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Formal slavery apologies debated

As the movement to express regret grows, some say the measures would be cathartic; others call them useless.

March 19, 2007|Jenny Jarvie | Times Staff Writer

ATLANTA — More than 140 years after slavery was abolished, Congress and a growing number of elected officials in states and cities are wrestling with whether to formally apologize.

The movement began in the former Confederate capital, Richmond, Va., with state legislators last month unanimously passing a resolution expressing "profound regret" over Virginia's role in slavery and the Jim Crow era.

Now, lawmakers in Georgia, Maryland, Delaware, New York, Missouri, Massachusetts and Vermont are considering similar measures that would express regret, apologize or create commemorative days.

The wave of contrition has spread to cities too. In Macon, Ga., the mayor issued an executive order last month apologizing for the city's role in slavery. And in the former slave port of Annapolis, Md., the City Council has proposed an apology for "perpetual pain, distrust and bitterness" caused to African Americans.

On the federal level, Rep. Steve Cohen (D-Tenn.) has introduced a House resolution for a national apology.

"America has never apologized for the enslavement of millions of Africans," said Tyrone Brooks, a Democratic Georgia state representative, noting that Congress had apologized to Japanese Americans interned during World War II and to native Hawaiians for the 1893 U.S. coup. "An apology is just long overdue."

There is wide agreement that such apologies would be largely symbolic political gestures, but there appears to be little consensus on what exactly they would mean.

Some believe official legislative remorse could be cathartic to the nation, showing that it is mature enough to confront its past. But others accuse lawmakers of picking an easy battle: Apologizing for blatant historical wrongs such as slavery, they say, only detracts from addressing present-day injustices.

"The value of such an apology is up for debate," said history professor James Cobb of the University of Georgia. "Certainly, for many people, it's not much of an emotional concession to apologize for something you don't really feel responsible for."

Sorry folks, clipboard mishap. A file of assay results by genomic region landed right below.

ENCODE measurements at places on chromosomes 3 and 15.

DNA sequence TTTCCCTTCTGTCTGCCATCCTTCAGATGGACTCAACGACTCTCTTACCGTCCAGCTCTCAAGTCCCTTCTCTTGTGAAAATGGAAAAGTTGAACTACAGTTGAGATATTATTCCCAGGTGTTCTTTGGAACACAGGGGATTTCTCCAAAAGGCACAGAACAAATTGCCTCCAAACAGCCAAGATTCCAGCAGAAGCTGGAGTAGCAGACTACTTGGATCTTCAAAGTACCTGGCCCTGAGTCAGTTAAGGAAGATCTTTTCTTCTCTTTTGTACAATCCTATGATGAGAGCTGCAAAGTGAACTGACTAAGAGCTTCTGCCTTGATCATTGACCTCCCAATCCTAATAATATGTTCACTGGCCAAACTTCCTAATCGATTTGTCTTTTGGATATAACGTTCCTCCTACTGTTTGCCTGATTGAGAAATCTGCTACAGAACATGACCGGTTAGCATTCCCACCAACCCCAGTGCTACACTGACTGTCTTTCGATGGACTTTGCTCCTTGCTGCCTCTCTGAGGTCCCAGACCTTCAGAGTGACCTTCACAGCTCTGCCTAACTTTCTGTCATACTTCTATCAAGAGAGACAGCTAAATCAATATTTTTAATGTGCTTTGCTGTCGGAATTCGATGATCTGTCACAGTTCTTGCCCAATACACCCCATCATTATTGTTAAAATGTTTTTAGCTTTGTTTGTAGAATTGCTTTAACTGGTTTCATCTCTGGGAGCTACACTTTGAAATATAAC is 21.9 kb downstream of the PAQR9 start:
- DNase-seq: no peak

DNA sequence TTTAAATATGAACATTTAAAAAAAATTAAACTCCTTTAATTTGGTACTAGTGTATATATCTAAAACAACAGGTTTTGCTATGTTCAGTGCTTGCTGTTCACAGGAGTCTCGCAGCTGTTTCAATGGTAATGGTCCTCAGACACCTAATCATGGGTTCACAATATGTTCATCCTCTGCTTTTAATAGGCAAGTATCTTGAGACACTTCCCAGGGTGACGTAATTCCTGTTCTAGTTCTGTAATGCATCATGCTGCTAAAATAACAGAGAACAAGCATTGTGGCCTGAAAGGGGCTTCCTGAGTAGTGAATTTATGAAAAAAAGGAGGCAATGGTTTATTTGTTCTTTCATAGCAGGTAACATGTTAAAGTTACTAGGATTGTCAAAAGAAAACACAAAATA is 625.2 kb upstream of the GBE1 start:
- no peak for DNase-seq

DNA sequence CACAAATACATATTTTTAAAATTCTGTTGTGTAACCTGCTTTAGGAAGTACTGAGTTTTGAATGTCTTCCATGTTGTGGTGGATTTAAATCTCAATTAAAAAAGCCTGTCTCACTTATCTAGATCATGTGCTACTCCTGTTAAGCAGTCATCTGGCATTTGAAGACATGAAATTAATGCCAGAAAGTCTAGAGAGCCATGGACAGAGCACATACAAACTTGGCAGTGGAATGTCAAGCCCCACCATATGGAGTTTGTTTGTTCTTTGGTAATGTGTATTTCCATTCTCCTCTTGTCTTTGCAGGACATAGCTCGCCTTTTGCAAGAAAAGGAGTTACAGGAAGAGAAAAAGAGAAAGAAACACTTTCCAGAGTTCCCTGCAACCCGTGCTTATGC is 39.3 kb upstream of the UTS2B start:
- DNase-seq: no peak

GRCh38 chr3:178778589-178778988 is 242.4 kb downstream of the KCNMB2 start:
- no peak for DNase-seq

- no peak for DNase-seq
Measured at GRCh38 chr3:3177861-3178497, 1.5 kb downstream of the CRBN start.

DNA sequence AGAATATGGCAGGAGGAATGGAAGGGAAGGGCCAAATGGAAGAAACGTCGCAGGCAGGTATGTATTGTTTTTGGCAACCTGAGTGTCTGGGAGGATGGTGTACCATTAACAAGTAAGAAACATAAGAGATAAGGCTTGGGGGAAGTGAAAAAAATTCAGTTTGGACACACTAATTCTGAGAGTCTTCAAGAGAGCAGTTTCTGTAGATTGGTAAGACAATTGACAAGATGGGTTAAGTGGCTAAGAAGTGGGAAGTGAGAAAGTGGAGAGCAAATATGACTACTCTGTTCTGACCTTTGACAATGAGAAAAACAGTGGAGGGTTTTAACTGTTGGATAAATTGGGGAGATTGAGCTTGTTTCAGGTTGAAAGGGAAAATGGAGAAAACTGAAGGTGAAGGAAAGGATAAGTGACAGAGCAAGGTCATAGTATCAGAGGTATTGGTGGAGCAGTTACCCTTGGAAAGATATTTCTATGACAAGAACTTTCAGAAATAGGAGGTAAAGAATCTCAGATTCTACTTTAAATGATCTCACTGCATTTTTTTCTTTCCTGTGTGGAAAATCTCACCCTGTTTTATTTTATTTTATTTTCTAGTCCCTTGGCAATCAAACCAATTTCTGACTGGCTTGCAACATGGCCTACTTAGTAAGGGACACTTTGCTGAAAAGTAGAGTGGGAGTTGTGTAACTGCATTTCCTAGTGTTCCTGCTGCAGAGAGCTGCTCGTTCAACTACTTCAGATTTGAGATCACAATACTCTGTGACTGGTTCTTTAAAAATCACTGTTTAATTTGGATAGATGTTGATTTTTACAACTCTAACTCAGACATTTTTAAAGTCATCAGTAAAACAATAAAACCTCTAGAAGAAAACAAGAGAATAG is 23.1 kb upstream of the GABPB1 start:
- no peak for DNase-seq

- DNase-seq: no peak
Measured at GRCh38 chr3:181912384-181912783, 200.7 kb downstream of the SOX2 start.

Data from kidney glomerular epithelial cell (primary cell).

In Virginia, critics note, one of the legislators who voted for the apology was Frank Hargrove, a Republican who incensed African American leaders a month earlier by saying black citizens should "get over" slavery.

A deep divide

Nowhere has the debate been more fractious than Georgia, where slaves made up more than 40% of the state's population in 1830. The state ranks second only to Mississippi in the number of lynchings recorded during the Jim Crow era.

African American state legislators plan to introduce a resolution today, but House Speaker Glenn Richardson, who is white, has said an apology for slavery has almost no chance of passing.

"I'm not sure what we ought to be apologizing for," said Richardson, a Republican. "I think slavery was wrong -- absolutely. But no one here was in office then."

Unlike in Virginia, where the sponsor of the resolution worked behind the scenes for four years to ensure that the majority Republican Legislature supported the apology, the debate in Georgia began in more strident style with local NAACP leaders holding a news conference at the state Capitol.

"The ancestors of white slave owners benefited off the backs of African Americans," said Edward DuBose, president of the Georgia State Conference of the National Assn. for the Advancement of Colored People. "It's time for them to acknowledge that a wrong took place."

Republican legislators' resistance to an apology has strengthened civil rights activists' resolve.

Adding to the activists' resentment is a Senate committee's unanimous decision to vote for a Republican legislator's bill to designate April as Confederate history and heritage month.

Though the nation has become more open to discussion of its racial history -- officials in once die-hard segregationist states have discontinued using confederate flags and constructed civil rights museums -- some say there is no need to go further.

Many white Georgians say they are not responsible for the crimes of their ancestors or point out that their ancestors probably did not own slaves. In 1860, less than one-third of Georgia's adult white male population were slaveholders.

Last week, DuBose suggested it might be constructive to explore the genealogical records of Republican legislators.

"Honestly, I don't know if my ancestors held slaves," said Richardson, adding that his grandfather plowed fields with a mule. "But in the year 2007 in Georgia, we live in economic times when people can overcome whatever they need to overcome. You decide what you accomplish, without regard to race and sex. I don't think slavery plays a part."

More significant perhaps, an emerging generation of African Americans also wants to move beyond debates about the historical injustice of slavery.

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